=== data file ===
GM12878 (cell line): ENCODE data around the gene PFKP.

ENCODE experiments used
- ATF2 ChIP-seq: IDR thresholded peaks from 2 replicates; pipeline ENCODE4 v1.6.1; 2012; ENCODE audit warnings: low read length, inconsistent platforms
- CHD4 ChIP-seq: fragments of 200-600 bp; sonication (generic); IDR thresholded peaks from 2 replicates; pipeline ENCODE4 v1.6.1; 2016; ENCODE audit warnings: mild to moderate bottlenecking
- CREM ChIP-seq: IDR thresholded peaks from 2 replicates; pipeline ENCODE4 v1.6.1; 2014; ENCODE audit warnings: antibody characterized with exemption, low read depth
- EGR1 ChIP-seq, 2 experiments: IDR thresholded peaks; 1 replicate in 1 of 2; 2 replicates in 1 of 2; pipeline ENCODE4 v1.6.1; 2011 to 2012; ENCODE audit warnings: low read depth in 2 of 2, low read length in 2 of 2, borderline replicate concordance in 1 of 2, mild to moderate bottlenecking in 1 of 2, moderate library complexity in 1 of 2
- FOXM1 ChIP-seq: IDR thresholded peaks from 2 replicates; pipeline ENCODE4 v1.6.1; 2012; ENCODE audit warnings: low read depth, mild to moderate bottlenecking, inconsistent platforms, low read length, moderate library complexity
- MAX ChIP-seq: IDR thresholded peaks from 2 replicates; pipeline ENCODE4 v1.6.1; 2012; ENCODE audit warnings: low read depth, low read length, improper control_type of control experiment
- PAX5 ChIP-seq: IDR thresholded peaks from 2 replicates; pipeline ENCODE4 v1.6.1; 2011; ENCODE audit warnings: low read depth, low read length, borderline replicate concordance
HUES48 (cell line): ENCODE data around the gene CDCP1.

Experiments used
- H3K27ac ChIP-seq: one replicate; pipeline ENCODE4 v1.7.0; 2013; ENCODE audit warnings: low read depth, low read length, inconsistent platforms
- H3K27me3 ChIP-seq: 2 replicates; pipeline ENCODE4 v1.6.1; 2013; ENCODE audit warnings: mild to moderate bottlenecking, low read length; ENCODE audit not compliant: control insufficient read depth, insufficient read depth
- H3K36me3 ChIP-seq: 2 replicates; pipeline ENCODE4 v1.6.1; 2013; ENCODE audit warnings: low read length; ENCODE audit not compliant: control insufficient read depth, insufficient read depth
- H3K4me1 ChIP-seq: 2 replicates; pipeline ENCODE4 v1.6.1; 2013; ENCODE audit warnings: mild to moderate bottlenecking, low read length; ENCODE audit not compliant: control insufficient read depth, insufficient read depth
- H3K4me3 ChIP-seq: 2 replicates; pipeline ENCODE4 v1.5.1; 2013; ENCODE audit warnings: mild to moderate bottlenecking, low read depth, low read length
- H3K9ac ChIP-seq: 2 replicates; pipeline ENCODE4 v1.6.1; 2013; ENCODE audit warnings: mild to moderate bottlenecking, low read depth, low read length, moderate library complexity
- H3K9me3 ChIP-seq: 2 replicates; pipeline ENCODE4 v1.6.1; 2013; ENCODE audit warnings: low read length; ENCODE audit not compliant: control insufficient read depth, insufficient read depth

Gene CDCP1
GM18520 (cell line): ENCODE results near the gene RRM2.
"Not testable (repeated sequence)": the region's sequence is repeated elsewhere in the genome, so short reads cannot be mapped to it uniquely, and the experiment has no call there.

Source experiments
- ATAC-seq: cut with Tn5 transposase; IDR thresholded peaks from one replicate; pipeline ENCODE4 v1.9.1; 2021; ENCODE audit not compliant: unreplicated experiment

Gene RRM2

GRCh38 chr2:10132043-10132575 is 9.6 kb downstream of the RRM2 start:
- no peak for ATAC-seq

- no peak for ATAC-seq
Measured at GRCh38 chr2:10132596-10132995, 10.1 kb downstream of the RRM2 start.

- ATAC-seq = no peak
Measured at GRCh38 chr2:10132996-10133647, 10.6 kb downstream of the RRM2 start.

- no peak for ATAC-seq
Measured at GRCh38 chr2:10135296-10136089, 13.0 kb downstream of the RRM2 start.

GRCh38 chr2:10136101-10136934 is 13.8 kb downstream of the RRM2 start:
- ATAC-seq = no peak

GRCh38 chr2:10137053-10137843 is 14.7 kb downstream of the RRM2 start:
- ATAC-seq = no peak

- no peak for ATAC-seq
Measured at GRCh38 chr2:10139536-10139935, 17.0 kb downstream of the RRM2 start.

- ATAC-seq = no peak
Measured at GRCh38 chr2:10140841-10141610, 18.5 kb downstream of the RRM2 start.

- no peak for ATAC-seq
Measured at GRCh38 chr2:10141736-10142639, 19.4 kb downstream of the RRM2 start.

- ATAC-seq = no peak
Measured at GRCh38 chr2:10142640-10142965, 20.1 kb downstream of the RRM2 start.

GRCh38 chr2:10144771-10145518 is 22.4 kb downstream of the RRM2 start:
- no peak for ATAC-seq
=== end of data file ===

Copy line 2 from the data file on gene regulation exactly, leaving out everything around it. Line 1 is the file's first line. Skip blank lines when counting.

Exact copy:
ENCODE experiments used